Israel’s largest telecommunications operator, Bezeq, is hoping to bring its customers internet speeds of 1 gigabit per second over existing phone lines, overcoming the need for the expensive and often complicated deployment of fiber optic cables to the home.
Bezeq and Ramat Gan, Israel-based Sckipio said they have joined forces to test Sckipio’s chips, which it uses to make modems that allow the delivery of broadband access to consumers in their homes using existing telephone wires, without the need for technicians to enter the residence.
Many buildings in Israel are constructed primarily of concrete or stone, making in-home installations of fiber optics, necessary to deliver high internet speeds, difficult. Using Sckipio’s modems, fiber-optic cables are brought as close as possible to the home — usually within 50-100 meters — and then are connected to the resident’s phone wires, doing away with the need to install fiber cables inside the apartments.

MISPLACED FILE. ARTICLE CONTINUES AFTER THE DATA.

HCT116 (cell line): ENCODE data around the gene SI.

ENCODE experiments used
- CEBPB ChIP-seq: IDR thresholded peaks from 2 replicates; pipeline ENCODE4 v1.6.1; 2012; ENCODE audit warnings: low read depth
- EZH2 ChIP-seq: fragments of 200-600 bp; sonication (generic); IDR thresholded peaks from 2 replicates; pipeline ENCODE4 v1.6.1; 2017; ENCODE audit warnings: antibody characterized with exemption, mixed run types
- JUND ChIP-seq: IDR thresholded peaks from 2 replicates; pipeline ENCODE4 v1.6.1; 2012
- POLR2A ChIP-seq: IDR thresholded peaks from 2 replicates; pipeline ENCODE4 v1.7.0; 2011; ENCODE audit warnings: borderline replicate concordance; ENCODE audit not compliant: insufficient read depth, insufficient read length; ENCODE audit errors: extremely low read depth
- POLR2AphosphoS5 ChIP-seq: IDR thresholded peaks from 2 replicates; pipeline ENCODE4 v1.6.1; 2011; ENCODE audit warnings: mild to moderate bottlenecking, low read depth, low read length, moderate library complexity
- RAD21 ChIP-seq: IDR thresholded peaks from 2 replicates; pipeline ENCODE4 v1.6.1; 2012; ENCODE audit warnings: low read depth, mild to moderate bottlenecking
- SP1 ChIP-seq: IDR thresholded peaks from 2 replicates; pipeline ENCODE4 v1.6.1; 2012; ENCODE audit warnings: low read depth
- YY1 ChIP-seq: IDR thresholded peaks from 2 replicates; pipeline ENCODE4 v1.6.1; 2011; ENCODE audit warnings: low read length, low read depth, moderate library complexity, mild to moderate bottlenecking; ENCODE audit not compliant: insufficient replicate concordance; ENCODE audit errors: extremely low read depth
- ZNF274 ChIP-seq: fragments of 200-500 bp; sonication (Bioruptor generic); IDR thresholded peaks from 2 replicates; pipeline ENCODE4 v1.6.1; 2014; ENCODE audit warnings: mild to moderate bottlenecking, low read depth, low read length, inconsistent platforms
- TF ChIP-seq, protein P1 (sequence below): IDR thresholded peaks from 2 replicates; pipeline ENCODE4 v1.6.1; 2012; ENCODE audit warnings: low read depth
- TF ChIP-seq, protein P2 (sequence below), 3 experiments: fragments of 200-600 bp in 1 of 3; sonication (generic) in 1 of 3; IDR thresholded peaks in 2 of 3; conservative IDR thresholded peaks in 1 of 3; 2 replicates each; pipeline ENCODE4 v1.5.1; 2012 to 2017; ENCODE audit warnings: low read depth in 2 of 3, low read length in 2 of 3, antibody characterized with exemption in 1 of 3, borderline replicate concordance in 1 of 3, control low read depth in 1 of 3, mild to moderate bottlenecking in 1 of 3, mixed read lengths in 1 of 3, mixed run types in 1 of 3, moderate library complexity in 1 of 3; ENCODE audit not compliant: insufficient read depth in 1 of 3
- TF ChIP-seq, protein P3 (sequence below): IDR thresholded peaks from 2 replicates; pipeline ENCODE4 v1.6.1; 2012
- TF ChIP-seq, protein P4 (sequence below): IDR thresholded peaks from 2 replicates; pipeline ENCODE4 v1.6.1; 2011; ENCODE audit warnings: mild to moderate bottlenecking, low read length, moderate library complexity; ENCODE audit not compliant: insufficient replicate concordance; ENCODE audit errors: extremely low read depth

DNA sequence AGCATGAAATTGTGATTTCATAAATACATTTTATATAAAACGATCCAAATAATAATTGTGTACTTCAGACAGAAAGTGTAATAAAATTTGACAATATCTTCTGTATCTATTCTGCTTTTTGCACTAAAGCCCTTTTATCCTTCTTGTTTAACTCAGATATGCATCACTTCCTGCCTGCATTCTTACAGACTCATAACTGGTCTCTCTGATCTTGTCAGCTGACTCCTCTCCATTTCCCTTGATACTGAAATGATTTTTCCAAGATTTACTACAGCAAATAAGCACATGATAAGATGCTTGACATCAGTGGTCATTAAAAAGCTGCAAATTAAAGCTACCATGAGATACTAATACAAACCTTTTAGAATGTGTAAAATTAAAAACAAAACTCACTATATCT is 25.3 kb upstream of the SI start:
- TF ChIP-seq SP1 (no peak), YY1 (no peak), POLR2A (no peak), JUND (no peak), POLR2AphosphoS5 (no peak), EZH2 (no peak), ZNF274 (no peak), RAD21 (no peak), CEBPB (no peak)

The collaboration will include lab and field testing of Sckipio’s modem distribution points and consumer premises equipment, and running services that enable 1Gbps speeds. The Sckipio product can support gigabit speeds to apartment buildings as large as 96 residents sharing a single phone binder, the companies said in a statement on Monday.
Bezeq will also test Sckipio chips that support speeds of up to 2Gbps for short distances.
“As one of the most technologically advanced countries in the world, we want to deliver the best broadband access rates at the lowest costs,” said Bezeq ‘s chief technology information officer Yaki Zano in a press release.